It’s that time of year. More precisely, time of years. That period which feels, for me at least, set apart from the year we have left; but also semi-detached from the one we now notionally inhabit. I have yet to press the ‘Go’ button for full throttle into 2014.
And in such circumstances, the mind idles. Mine idles thus:
Working for a moment on the assumption there’s no such thing as too much of a good thing, imagine then a world replete with adventure playgrounds, walking buses (I confess I find it hard to include the walking bus as a good thing; it seems to me a thoroughly bad initiative. However, I’m bound to mention it in the interests of feigned neutrality), play streets, pop-up playgrounds, playworkers a-swarm in parks and open spaces, after-school clubs, privatised ‘public’ shopping malls and whatever other forms of bounded, supervised space or service you may care to include.
The logic, and almost certainly the practical aim, of each of these institutional forms is to create the conditions whereby they can replicate themselves. And each form will have sound reasons for so doing. Indeed, viewed simply in themselves, each may bring benefit and pleasure to those that avail themselves of the services provided. And in this narrow sense, no harm done. Indeed, good may be generated.
But a world replete with the range of services listed would not in fact be a good world, a world to welcome. It could be a dystopia, a bounded, constrained, supervised world with power and influence located firmly with the service provider, no matter how benignly that power might be exercised. It would be a world, implicitly and explicitly, predicated on the need to gain permission. Permission to enter, permission to use. And wherever permission is required, ‘conditions apply’. No matter how dressed up, those conditions are ultimately determined by the service provider. More than that, this supervised, surveilled world requires, almost by definition, regulation and the ministering oversight of shoals of professionals and specialists deploying their various expertises.
What is potentially squeezed out here is ‘space’ – physical and temporal – in which to wander, to be free, unbothered by a supervisory ‘other’. The danger is that the initiatives, and the institutional forms they take, can too easily be seen – not necessarily by the institutions themselves – as being adequate replacement for the type of freedoms that can be enjoyed only in a wider, shared, informal public realm.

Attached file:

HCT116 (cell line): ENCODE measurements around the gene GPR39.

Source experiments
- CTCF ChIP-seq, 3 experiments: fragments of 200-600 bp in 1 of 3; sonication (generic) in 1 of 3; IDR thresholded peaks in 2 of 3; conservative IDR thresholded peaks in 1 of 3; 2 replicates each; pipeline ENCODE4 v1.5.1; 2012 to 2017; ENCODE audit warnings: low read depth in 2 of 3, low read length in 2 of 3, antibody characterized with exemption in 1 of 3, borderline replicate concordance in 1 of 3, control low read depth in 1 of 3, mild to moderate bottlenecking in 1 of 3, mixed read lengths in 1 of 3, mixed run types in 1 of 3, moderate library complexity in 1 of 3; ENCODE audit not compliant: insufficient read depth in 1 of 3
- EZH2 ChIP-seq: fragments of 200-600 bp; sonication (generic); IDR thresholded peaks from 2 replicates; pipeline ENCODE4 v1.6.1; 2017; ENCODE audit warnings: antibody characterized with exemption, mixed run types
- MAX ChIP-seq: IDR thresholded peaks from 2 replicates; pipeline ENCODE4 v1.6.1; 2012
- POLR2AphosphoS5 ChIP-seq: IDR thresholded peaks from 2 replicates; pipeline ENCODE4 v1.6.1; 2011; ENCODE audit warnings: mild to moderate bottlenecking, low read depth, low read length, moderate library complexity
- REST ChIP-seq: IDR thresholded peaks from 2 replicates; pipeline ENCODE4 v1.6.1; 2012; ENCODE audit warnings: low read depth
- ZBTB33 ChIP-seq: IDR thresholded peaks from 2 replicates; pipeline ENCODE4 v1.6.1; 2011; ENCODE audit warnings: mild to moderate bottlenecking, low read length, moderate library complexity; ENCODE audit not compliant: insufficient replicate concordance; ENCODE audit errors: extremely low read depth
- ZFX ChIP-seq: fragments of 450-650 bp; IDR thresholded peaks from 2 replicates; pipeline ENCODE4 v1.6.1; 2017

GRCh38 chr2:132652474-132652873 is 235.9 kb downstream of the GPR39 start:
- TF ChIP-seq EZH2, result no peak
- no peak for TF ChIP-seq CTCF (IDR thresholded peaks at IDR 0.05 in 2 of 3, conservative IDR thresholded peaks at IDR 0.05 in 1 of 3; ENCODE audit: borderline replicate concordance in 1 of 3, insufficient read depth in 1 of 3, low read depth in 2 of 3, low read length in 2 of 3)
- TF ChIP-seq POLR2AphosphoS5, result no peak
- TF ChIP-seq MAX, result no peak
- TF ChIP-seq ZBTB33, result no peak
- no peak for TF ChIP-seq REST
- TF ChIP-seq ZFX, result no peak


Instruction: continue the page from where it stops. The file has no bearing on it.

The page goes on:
The provisions identified above are to a large extent ‘compensatory’ in that they seek to counter a loss in the more general environment: for example, to make up for a perceived deficit in play opportunities; or to ameliorate the perceived difficulty of walking to school as the result of traffic.
But we need to be clear about what the concept of compensation entails. Once a loss is experienced, the compensation available is not in general the restoration of that which had been lost or withdrawn. Lose a limb in an accident, and you receives monetary compensation, not your original limb. Limit and constrain the availability and use of a shared public realm, and what you may be in danger of receiving in compensation are provisions; provisions radically different and divorced from the nature of your original loss.
Ken Worpole, in his ‘Here comes the sun: architecture and public space in twentieth century culture’ neatly and eloquently summarises what I am trying to get at, what I fear we may be losing sight of:
‘When outdoors nothing stands between us and the world…When we meet other people in this outdoor world, we are more likely to meet them as free agents and autonomous individuals than we do in the graded and contractual world of institutional or commercial life…The park and the street give us our freedom, and the buildings, too frequently, take it away’.
That niggling feeling
So what bothers me? I’ve not suggested – subject to the caveats above – that the various forms of provision identified are bad or unwelcome in themselves. To the contrary, there are strong arguments in favour of them, viewed, as it were, tactically. But, as indicated, services and institutions tend to want to replicate themselves, and to do this they must plough their individual furrows; seek and maintain funding and so forth – massive tasks in themselves. From a purely practical perspective, sustaining, growing and running provision is a job in itself.
The danger is that where the focus is on providing provision, a gap is created whereby insufficient attention is given to the more complex, nebulous, long-term aim of countering the diminution of our – adult, child, teenager – ‘free’ space. Spaces and places where the conventions and courtesies of informal, quotidian life are acted out in our mutual encounters as citizens, not service users.
Countering the tendency to shrink this public realm is not easily dressed up as fundable packages, nor reducible to the restricted vocabulary of project outcomes. Which is perhaps why this matter of our wider freedoms appear to be only at the margins of concern – not so much the elephant in the room, as the hole at the heart of matter.